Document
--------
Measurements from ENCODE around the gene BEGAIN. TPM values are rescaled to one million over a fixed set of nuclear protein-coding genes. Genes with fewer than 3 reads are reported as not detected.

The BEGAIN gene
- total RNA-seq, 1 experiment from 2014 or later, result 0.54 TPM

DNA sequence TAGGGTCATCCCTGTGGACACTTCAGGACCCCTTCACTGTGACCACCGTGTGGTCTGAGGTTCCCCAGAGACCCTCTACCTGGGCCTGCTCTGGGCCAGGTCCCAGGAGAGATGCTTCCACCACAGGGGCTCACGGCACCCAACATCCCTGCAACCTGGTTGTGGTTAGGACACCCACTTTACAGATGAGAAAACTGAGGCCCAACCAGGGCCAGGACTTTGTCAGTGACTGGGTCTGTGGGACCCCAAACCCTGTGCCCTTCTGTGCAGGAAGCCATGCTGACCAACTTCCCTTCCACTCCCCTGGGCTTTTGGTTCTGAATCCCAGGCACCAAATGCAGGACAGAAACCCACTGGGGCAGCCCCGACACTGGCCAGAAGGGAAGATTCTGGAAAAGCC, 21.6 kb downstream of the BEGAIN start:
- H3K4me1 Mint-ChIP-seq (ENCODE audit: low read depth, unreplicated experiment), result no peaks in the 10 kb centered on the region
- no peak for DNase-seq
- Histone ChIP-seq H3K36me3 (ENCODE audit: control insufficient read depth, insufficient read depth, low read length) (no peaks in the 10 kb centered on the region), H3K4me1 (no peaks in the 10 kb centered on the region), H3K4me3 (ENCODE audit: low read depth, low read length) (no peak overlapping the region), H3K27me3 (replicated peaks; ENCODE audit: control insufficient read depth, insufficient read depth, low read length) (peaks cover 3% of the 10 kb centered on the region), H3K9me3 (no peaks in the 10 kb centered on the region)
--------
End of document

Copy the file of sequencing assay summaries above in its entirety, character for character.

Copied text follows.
Measurements from ENCODE around the gene BEGAIN. TPM values are rescaled to one million over a fixed set of nuclear protein-coding genes. Genes with fewer than 3 reads are reported as not detected.

The BEGAIN gene
- total RNA-seq, 1 experiment from 2014 or later, result 0.54 TPM

DNA sequence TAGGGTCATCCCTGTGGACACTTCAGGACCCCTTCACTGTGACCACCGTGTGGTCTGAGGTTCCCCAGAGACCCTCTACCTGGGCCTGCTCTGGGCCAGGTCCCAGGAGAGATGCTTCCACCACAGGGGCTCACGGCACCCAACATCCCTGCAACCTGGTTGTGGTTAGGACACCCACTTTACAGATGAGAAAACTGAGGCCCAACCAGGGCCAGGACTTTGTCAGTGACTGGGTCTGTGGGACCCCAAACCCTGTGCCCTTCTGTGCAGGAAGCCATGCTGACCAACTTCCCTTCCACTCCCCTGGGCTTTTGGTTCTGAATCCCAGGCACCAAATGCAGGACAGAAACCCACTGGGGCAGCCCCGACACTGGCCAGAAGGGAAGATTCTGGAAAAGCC, 21.6 kb downstream of the BEGAIN start:
- H3K4me1 Mint-ChIP-seq (ENCODE audit: low read depth, unreplicated experiment), result no peaks in the 10 kb centered on the region
- no peak for DNase-seq
- Histone ChIP-seq H3K36me3 (ENCODE audit: control insufficient read depth, insufficient read depth, low read length) (no peaks in the 10 kb centered on the region), H3K4me1 (no peaks in the 10 kb centered on the region), H3K4me3 (ENCODE audit: low read depth, low read length) (no peak overlapping the region), H3K27me3 (replicated peaks; ENCODE audit: control insufficient read depth, insufficient read depth, low read length) (peaks cover 3% of the 10 kb centered on the region), H3K9me3 (no peaks in the 10 kb centered on the region)